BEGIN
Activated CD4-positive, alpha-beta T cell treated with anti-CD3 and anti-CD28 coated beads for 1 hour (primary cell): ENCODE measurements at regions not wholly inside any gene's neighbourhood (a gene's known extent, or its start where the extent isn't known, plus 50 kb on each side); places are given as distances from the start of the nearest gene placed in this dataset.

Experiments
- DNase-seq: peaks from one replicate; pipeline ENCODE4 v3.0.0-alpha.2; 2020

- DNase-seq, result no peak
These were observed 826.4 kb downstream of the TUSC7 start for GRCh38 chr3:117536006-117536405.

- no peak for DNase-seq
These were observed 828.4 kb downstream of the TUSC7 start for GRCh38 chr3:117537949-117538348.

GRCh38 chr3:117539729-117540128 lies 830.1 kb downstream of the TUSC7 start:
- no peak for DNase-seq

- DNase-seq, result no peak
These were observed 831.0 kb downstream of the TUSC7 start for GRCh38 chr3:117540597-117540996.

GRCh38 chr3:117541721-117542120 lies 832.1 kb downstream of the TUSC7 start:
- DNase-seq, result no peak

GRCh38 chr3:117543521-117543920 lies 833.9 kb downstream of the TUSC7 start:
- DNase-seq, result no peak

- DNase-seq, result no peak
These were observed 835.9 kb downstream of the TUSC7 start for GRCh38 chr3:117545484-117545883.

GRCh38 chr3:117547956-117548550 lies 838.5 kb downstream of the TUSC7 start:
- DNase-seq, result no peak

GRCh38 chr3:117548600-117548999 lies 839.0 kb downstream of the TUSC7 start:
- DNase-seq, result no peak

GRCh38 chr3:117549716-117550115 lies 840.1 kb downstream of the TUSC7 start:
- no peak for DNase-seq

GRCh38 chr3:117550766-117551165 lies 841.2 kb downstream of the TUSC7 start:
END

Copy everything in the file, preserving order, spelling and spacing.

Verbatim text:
Activated CD4-positive, alpha-beta T cell treated with anti-CD3 and anti-CD28 coated beads for 1 hour (primary cell): ENCODE measurements at regions not wholly inside any gene's neighbourhood (a gene's known extent, or its start where the extent isn't known, plus 50 kb on each side); places are given as distances from the start of the nearest gene placed in this dataset.

Experiments
- DNase-seq: peaks from one replicate; pipeline ENCODE4 v3.0.0-alpha.2; 2020

- DNase-seq, result no peak
These were observed 826.4 kb downstream of the TUSC7 start for GRCh38 chr3:117536006-117536405.

- no peak for DNase-seq
These were observed 828.4 kb downstream of the TUSC7 start for GRCh38 chr3:117537949-117538348.

GRCh38 chr3:117539729-117540128 lies 830.1 kb downstream of the TUSC7 start:
- no peak for DNase-seq

- DNase-seq, result no peak
These were observed 831.0 kb downstream of the TUSC7 start for GRCh38 chr3:117540597-117540996.

GRCh38 chr3:117541721-117542120 lies 832.1 kb downstream of the TUSC7 start:
- DNase-seq, result no peak

GRCh38 chr3:117543521-117543920 lies 833.9 kb downstream of the TUSC7 start:
- DNase-seq, result no peak

- DNase-seq, result no peak
These were observed 835.9 kb downstream of the TUSC7 start for GRCh38 chr3:117545484-117545883.

GRCh38 chr3:117547956-117548550 lies 838.5 kb downstream of the TUSC7 start:
- DNase-seq, result no peak

GRCh38 chr3:117548600-117548999 lies 839.0 kb downstream of the TUSC7 start:
- DNase-seq, result no peak

GRCh38 chr3:117549716-117550115 lies 840.1 kb downstream of the TUSC7 start:
- no peak for DNase-seq

GRCh38 chr3:117550766-117551165 lies 841.2 kb downstream of the TUSC7 start: